Why a French passport is the 'best' one to have

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Why a French passport is the 'best' one to have
The most valuable passport in the world, according to a new report. Photo: AFP

If you're living in a country, being a citizen obviously gives you a few extra advantages - but a new report claims that a French passport is the most valuable in the world. So let's see what that little red book gives you.


The new report - put together by a Dutch academic and a Swiss immigration lawyer - scores France highest in the world for the 'value' of its passport.

The scoring system gives countries points for the quality of life people can expect in that country, with factors such as economic development, human development and the peace and stability of the country.

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But it also counts external factors and this is what propels France into the lead - due to a combination of its membership of the EU and agreements with many of its former colonies, there are 160 countries in the world that French passport holders can travel to without needing a visa, and 50 where they can live and work visa-free.

So visa free travel aside, what else will a French passport get you that mere long-term residency will not?

The right to vote - residents can vote in some local elections and people from EU countries can vote in European elections, but if you want to have a say in who gets to be the next French president, you will need to be a citizen. 

The right to become a French politician - or you could aim to be the next French president yourself. With citizenship comes the right to stand for office, and there's no limit as to how high you can aim as unlike some countries France has no rule saying that the president has to be born in the country. In 2012 Green politician Eva Joly, who was born in Norway, stood for president (although she didn't win). More successfully, former prime minister Manuel Valls was born in Spain and current French government spokesman Sibeth Ndiaye was born in Senegal.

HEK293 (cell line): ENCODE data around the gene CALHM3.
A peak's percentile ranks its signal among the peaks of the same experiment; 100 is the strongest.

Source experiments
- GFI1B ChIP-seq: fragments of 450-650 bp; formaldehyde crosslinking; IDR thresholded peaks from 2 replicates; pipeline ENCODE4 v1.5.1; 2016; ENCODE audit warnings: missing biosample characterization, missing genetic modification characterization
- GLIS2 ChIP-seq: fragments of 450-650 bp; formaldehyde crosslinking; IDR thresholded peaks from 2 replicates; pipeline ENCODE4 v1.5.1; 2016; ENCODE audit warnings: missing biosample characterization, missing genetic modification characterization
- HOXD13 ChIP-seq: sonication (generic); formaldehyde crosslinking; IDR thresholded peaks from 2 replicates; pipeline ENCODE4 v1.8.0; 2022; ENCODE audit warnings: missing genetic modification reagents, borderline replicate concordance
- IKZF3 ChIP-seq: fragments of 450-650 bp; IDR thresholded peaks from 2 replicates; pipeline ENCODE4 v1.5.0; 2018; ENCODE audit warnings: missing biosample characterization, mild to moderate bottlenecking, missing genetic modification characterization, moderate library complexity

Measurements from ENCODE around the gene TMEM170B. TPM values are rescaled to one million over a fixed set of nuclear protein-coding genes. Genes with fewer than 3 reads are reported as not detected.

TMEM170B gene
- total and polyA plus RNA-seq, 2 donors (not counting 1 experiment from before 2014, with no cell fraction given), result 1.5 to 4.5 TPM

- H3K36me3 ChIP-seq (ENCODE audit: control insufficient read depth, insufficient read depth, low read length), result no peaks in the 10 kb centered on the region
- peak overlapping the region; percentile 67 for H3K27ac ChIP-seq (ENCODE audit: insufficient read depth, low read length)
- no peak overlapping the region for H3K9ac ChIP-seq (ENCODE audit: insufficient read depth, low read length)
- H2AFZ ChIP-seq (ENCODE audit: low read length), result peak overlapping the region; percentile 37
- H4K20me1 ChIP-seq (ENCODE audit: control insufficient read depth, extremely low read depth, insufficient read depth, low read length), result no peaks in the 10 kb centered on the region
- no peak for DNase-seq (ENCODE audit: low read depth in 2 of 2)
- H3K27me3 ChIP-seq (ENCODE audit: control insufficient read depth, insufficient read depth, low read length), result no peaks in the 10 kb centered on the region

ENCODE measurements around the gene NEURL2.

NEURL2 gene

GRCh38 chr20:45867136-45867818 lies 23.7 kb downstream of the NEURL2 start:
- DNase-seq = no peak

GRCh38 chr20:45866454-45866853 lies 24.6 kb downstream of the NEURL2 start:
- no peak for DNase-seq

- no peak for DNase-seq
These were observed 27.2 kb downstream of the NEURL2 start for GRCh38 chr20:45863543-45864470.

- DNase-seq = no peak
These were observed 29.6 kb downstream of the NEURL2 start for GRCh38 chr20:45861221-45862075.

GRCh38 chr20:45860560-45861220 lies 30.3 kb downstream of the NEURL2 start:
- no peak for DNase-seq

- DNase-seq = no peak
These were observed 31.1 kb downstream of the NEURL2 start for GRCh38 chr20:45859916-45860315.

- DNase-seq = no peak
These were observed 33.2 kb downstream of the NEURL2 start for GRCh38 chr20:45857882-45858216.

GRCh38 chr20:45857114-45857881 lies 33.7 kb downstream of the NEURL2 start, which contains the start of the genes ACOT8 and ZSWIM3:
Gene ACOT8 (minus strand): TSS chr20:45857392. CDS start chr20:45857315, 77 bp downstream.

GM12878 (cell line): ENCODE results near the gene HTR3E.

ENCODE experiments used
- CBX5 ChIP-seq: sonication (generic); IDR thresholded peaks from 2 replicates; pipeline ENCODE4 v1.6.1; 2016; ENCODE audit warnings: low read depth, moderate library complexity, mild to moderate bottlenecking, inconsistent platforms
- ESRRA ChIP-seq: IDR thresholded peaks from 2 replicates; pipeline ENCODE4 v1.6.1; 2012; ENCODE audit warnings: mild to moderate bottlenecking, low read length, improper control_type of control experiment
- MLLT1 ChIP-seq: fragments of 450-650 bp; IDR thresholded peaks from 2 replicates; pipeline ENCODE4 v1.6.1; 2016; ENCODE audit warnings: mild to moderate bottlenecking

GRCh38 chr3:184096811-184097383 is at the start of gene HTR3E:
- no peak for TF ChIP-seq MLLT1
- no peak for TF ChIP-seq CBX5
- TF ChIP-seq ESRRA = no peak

The right to commit crimes - Certain types of criminal conviction are likely to prove a barrier to renewing your residency status, but once you are a citizen it is much harder for France to get rid of you. People can be stripped of their citizenship, but this is usually only used in cases of very serious crime indeed, such as terrorism offences.

The right to stop filling in forms - OK, not completely, living in France is always going to involve a fair amount of paperwork, this is the home of bureaucracy after all. But gaining citizenship relieves you of the obligation to be renewing residency permits. It's not officially stated, but being French is also likely to be an advantage if you're applying for a job, as employers know they will be spared residency hassles. 

The right to move - as a citizen of an EU member state, you will then have the right under freedom of movement to live and work in any of the 27 (soon to be 26) other EU countries. Plus as mentioned above you can also travel visa free to countries such as Morocco, Algeria and Vietnam.

The right to a shorter queue - when coming back into France you can access the EU arrivals queue which is generally much faster moving than the 'other nationalities' section.

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